Modernizing Authentication — What It Takes to Transform Secure Access
Jeremy Hammond, 28, was sentenced on November 15, 2013 to 10 years in prison for his role in the December 2011 hack of Stratfor, as well as his involvement in breaches of the FBI's Virtual Academy, the Arizona Department of Public Safety, the Boston Police Patrolmen's Association, and the Jefferson County, Alabama Sheriff's Office (h/t SC Magazine).
Hammond pled guilty in May 2013 to one count of conspiracy to engage in computer hacking.
"As he admitted through his plea of guilty, Jeremy Hammond launched a series of computer hacks that stole confidential information pertaining to companies, law enforcement agencies, and thousands of innocent individuals," Manhattan U.S. Attorney Preet Bharaa said in a statement. "His sentence underscores that computer hacking is a serious offense with damaging consequences for victims, and this Office is committed to punishing the perpetrators of such crimes."
Prior to the sentencing, Hammond read a statement in which he noted that FBI informant 'Sabu' had led him to Stratfor and overseen the attack. "I had never even heard of Stratfor until Sabu brought it to my attention," he said. "Sabu was encouraging people to invade systems, and helping to strategize and facilitate attacks. He even provided me with vulnerabilities of targets passed on by other hackers, so it came as a great surprise when I learned that Sabu had been working with the FBI the entire time. ... Why the FBI would introduce us to the hacker who found the initial vulnerability and allow this hack to continue remains a mystery."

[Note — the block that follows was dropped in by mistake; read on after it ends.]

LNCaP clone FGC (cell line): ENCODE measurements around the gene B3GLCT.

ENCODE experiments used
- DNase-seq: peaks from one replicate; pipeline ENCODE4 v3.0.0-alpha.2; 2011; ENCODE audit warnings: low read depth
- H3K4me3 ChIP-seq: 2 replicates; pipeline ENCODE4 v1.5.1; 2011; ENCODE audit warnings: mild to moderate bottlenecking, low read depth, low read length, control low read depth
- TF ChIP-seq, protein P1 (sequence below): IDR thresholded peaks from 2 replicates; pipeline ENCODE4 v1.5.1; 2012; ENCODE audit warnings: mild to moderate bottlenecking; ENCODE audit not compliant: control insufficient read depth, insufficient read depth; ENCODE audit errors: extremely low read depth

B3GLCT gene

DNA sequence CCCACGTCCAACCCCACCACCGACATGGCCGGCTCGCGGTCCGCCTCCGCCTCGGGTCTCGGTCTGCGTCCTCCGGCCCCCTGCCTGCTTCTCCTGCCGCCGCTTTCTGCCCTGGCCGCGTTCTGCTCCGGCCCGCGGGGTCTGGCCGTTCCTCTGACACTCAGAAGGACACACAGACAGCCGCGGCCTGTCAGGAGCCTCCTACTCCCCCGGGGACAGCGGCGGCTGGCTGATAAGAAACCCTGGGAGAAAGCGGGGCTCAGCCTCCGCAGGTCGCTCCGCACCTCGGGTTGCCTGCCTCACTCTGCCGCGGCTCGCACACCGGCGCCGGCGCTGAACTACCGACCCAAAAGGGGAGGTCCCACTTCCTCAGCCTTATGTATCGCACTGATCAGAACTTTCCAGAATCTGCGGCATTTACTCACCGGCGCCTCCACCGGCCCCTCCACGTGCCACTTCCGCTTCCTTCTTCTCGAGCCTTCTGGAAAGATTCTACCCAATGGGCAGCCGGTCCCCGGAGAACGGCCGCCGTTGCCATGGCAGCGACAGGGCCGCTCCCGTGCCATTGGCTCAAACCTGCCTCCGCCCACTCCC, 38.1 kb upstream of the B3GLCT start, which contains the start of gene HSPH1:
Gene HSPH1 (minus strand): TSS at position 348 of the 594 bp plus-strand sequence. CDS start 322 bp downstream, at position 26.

In a recent interview with the Guardian, Hammond said he plans to spend the time in prison "reading, writing, working out and playing sports -- training myself to become more disciplined so I can be more effective on my release."
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